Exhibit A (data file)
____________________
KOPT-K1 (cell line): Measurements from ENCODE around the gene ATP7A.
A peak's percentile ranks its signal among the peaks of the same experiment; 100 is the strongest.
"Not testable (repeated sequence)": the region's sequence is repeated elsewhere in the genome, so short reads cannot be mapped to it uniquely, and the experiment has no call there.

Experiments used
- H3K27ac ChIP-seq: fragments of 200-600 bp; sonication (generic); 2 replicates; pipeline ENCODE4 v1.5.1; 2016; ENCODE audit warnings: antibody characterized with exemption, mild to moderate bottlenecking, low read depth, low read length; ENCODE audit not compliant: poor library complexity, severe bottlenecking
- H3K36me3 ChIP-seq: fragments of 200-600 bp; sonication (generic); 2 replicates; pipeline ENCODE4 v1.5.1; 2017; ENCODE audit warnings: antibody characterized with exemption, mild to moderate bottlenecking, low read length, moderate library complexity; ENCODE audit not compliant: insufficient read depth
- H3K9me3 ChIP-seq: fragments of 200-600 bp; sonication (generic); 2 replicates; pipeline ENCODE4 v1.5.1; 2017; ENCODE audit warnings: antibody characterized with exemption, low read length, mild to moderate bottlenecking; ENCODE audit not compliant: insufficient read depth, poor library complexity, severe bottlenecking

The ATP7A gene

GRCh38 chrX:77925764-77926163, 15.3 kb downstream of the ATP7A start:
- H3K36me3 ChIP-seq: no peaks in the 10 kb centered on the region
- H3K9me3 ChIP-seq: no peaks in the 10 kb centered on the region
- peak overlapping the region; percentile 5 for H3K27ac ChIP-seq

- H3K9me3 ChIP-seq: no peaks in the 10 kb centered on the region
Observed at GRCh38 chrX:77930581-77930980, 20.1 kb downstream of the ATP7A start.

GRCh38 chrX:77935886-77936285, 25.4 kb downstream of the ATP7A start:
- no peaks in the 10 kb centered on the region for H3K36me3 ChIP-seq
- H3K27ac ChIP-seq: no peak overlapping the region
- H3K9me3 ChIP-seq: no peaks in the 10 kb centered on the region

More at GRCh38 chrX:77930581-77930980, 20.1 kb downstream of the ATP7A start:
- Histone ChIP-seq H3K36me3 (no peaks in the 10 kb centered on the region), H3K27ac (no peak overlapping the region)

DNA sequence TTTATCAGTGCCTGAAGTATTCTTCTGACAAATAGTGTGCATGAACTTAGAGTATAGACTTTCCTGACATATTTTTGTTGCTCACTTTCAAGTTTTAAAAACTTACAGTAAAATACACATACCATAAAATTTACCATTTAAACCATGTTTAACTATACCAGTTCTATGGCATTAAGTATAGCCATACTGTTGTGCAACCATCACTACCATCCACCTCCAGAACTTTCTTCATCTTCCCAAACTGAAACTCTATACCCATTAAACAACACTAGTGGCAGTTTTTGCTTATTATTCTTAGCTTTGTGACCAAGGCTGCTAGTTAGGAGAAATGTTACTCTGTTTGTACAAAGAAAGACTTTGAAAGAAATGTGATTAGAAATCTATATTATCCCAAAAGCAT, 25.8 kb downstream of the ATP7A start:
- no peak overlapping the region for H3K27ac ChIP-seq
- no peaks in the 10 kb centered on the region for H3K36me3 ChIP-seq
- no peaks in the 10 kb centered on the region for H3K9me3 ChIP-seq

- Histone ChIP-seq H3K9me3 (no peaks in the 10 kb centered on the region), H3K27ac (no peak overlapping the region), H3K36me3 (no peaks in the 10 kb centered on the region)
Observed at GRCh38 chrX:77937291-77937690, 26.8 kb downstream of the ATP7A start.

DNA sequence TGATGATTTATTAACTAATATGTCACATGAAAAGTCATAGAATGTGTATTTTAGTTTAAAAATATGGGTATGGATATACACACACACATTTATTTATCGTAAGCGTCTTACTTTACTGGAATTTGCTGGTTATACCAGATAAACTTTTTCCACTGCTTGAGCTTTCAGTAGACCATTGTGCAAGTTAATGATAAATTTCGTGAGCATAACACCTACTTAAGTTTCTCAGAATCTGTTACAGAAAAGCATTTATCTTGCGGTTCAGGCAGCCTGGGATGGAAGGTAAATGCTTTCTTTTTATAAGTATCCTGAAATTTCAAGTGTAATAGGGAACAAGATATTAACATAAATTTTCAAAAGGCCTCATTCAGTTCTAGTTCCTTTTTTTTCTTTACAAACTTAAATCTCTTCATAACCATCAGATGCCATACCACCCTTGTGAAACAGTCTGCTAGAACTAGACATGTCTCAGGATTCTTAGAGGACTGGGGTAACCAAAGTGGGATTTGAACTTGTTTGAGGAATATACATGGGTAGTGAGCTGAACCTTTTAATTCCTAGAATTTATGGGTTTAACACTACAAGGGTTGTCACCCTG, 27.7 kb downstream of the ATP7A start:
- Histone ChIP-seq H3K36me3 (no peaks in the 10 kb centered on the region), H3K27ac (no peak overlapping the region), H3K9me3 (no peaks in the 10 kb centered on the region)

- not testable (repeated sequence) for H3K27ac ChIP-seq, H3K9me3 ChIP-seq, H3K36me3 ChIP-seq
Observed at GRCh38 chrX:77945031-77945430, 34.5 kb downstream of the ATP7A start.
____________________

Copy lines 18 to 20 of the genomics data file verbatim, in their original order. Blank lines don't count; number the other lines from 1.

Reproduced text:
- H3K9me3 ChIP-seq: no peaks in the 10 kb centered on the region

More at GRCh38 chrX:77930581-77930980, 20.1 kb downstream of the ATP7A start:
- Histone ChIP-seq H3K36me3 (no peaks in the 10 kb centered on the region), H3K27ac (no peak overlapping the region)